A 3 Step Purposeful Daily Pause: How to Act With Purpose Every Day

In Coaching Hockey, Culture, Leadership by Enio Sacilotto

Goal-setting is one of the most important tools in the mental training tool box. Goal-setting is the foundation of personal success in all walks of life.

Why do we need to set goals? Goalsetting will do the following:

1) improve skills

2) give clarity of vision and purpose

3) challenge oneself to improve in all areas

4) narrow focus to concentration is on the right things

5) make the right choices

6) overcome obstacles, challenges, and manage stress

7) build confidence

8) when shared with coaches, teammates, and mentors, will provide encouragement and support!

What kind of goals are there? There are 3 types of goals: outcome goals, performance goals and process goals.

Outcome Goals have to do with the end-result; has the game been won? Has the championship been won? Was the tryout for the big team a success? The time line for the outcome goals can be long term, from 1 to 5 years, or it can be as simple as 1 game or event. Outcome goals are the everyday motivation, providing something to aspire to. Where does one want to be down the road?

Performance Goals include areas needing improvement to reach the outcome goal. Performance goals involve competing against oneself, by setting personal standards and always trying to beat personal bests. An example is how many shots on goal can you get in a game. All these goals are within the control of the individual as they do not involve an opponent.

Process Goals are the action steps that lead to achieving performance goals and eventually to outcome goals. These are areas needing focus on an everyday basis. When working on process goals one does not even think about the performance or outcome goal, the focus is on the step that you are trying to achieve. The process goal is under your control and is your main concentration.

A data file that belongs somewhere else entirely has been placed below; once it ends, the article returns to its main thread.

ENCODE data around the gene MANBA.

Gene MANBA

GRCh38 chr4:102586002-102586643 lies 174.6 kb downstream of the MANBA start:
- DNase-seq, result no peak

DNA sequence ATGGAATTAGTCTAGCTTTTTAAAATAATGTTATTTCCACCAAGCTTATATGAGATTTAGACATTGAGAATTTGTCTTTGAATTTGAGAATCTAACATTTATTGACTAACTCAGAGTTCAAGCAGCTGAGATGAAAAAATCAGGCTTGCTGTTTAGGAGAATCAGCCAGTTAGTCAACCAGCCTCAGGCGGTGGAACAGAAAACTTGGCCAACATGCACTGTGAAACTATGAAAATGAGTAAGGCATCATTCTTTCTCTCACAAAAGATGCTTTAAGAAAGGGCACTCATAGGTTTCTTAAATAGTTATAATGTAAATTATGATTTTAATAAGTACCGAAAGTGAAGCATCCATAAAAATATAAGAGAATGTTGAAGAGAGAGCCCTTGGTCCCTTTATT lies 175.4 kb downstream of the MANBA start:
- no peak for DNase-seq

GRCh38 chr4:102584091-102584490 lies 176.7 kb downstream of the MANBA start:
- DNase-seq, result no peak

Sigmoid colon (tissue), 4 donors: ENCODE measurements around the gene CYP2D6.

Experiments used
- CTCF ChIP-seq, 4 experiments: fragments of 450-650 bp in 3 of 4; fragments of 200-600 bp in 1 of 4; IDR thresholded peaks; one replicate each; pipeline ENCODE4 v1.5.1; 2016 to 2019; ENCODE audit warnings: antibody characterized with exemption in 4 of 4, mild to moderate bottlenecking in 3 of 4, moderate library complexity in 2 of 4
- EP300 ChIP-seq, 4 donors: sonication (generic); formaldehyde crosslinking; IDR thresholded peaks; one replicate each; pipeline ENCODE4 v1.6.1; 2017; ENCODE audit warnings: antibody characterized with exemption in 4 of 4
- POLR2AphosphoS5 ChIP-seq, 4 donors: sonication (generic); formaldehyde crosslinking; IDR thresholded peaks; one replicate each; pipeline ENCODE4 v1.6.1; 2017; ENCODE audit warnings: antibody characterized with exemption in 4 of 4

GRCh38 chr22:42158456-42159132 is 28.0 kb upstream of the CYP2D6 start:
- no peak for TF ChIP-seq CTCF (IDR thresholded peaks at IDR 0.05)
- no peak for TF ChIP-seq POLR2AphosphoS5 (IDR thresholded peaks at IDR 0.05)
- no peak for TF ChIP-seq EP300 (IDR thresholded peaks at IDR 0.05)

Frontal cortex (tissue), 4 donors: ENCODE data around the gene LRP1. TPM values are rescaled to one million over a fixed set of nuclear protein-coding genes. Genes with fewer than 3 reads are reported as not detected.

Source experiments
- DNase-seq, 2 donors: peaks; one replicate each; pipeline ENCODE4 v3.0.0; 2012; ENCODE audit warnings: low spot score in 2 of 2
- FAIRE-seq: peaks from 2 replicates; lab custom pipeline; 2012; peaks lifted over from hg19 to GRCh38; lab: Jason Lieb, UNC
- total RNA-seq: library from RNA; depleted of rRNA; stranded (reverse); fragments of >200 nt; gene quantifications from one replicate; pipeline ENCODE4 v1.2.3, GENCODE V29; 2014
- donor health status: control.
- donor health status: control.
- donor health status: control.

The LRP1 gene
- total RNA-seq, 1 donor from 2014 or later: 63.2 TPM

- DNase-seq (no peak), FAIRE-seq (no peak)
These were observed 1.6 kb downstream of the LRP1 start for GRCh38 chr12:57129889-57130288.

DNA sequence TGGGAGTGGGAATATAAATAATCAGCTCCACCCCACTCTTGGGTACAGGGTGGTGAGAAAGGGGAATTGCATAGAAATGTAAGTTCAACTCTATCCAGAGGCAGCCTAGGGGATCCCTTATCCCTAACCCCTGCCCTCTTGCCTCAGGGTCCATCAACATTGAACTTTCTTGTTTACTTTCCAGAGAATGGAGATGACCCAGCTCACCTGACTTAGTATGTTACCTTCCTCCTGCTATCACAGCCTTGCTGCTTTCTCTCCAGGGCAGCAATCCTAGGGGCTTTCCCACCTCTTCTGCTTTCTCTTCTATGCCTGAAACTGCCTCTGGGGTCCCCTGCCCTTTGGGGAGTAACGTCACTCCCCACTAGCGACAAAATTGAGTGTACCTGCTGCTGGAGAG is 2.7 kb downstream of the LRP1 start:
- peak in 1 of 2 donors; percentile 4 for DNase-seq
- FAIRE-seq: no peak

Setting goals is the easy part. Many situations in school or in sport you will be led to set goals, to think about them, write them down, and then put them in your bag never to look at that piece of paper again.

Here is an activity that will help you follow and track progress for all your goals: the purposeful daily pause. Every morning or evening, spend 10 to 20 minutes reflecting, evaluating, and planning your day based on your process goals. All top athletes and performers in every field do this – they live and act their lives with a purpose every day.

It’s best is to keep a notebook or dairy dedicated to your goals. To start the process you need to think about what your process goals will be. Use your goal-setting form that you completed or a diary. Then set 1 to 3 (maximum) process goals for the day and write them down. This is now your plan for the day!

Once you have done this for the first time the purposeful daily pause cycle begins with a simple 3 step process asking yourself some simple reflective questions.

1) What went well today? Did I achieve my 1 to 3 process goals for the day? Why did I achieve my goals?

You are building on your successes and our strengths. When you are achieving, you are increasing your confidence and with increased confidence you can get better everyday!

2) If I did not reach one of my process goals, why didn’t I? What area requires my focus? What steps can I take to do better to improve?

3) What Process goals will I set for tomorrow? What do I need to improve upon from today? You can use the same goal for the next day if required.

Here are a few other guidelines: Spend time alone in a quiet area with no distractions, no phone, no music in the background – just you and your mind. Use progressive relaxation, breathing and/or visualization techniques to help you relax and get you into a pensive state. Meditate, make a “to do” list and use a journal or notebook to write things down.

The purposeful daily pause will help you:

1) live your life with purpose

2) build your confidence

3) set daily process goals

4) take control of what you are doing

5) keep moving and improving

In order for the purposeful daily pause to work it must become a daily habit or routine like brushing your teeth. Set up a time either in the morning or the evening before you go to bed, brush your teeth, then take time for the purposeful daily pause. Thinking of your outcome goal will be motivation for you to make it easy for you to stick to doing your purposeful daily pause. Once this process becomes a habit, your reward will be improvement as a person, as an athlete and as a successful goal achiever!

About the Author
Enio Sacilotto

Enio Sacilotto

Enio Sacilotto is the President of International Hockey Camps and the Director of Player Development for the Victoria Royals of the Western Hockey League. You can call Coach Enio at 604 255 4747 or email at enio@coachenio.com to talk shop any time.


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